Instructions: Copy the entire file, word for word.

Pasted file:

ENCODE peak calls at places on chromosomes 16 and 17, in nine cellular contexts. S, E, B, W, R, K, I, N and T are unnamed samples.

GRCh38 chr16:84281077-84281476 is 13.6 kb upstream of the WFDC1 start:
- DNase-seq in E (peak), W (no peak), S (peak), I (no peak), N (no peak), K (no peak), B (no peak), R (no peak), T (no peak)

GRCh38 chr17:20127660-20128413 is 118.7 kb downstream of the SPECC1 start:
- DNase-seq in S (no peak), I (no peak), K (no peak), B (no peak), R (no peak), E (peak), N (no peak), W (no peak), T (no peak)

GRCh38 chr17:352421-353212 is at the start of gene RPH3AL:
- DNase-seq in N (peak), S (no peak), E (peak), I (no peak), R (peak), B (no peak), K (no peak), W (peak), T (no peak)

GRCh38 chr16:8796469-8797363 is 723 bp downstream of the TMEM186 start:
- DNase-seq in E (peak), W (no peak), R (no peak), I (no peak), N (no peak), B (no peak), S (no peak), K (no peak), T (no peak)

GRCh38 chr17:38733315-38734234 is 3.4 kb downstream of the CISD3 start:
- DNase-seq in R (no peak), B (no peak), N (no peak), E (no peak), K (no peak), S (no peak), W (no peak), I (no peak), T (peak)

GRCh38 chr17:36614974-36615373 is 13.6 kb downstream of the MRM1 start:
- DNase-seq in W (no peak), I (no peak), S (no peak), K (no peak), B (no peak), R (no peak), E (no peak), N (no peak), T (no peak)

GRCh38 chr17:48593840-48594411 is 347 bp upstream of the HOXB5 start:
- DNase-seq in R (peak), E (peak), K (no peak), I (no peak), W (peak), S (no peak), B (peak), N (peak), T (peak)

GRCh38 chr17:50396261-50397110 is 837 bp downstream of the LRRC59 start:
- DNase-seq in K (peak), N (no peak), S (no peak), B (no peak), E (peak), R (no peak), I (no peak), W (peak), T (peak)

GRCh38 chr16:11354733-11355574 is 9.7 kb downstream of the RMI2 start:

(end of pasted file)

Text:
ENCODE peak calls at places on chromosomes 16 and 17, in nine cellular contexts. S, E, B, W, R, K, I, N and T are unnamed samples.

GRCh38 chr16:84281077-84281476 is 13.6 kb upstream of the WFDC1 start:
- DNase-seq in E (peak), W (no peak), S (peak), I (no peak), N (no peak), K (no peak), B (no peak), R (no peak), T (no peak)

GRCh38 chr17:20127660-20128413 is 118.7 kb downstream of the SPECC1 start:
- DNase-seq in S (no peak), I (no peak), K (no peak), B (no peak), R (no peak), E (peak), N (no peak), W (no peak), T (no peak)

GRCh38 chr17:352421-353212 is at the start of gene RPH3AL:
- DNase-seq in N (peak), S (no peak), E (peak), I (no peak), R (peak), B (no peak), K (no peak), W (peak), T (no peak)

GRCh38 chr16:8796469-8797363 is 723 bp downstream of the TMEM186 start:
- DNase-seq in E (peak), W (no peak), R (no peak), I (no peak), N (no peak), B (no peak), S (no peak), K (no peak), T (no peak)

GRCh38 chr17:38733315-38734234 is 3.4 kb downstream of the CISD3 start:
- DNase-seq in R (no peak), B (no peak), N (no peak), E (no peak), K (no peak), S (no peak), W (no peak), I (no peak), T (peak)

GRCh38 chr17:36614974-36615373 is 13.6 kb downstream of the MRM1 start:
- DNase-seq in W (no peak), I (no peak), S (no peak), K (no peak), B (no peak), R (no peak), E (no peak), N (no peak), T (no peak)

GRCh38 chr17:48593840-48594411 is 347 bp upstream of the HOXB5 start:
- DNase-seq in R (peak), E (peak), K (no peak), I (no peak), W (peak), S (no peak), B (peak), N (peak), T (peak)

GRCh38 chr17:50396261-50397110 is 837 bp downstream of the LRRC59 start:
- DNase-seq in K (peak), N (no peak), S (no peak), B (no peak), E (peak), R (no peak), I (no peak), W (peak), T (peak)

GRCh38 chr16:11354733-11355574 is 9.7 kb downstream of the RMI2 start: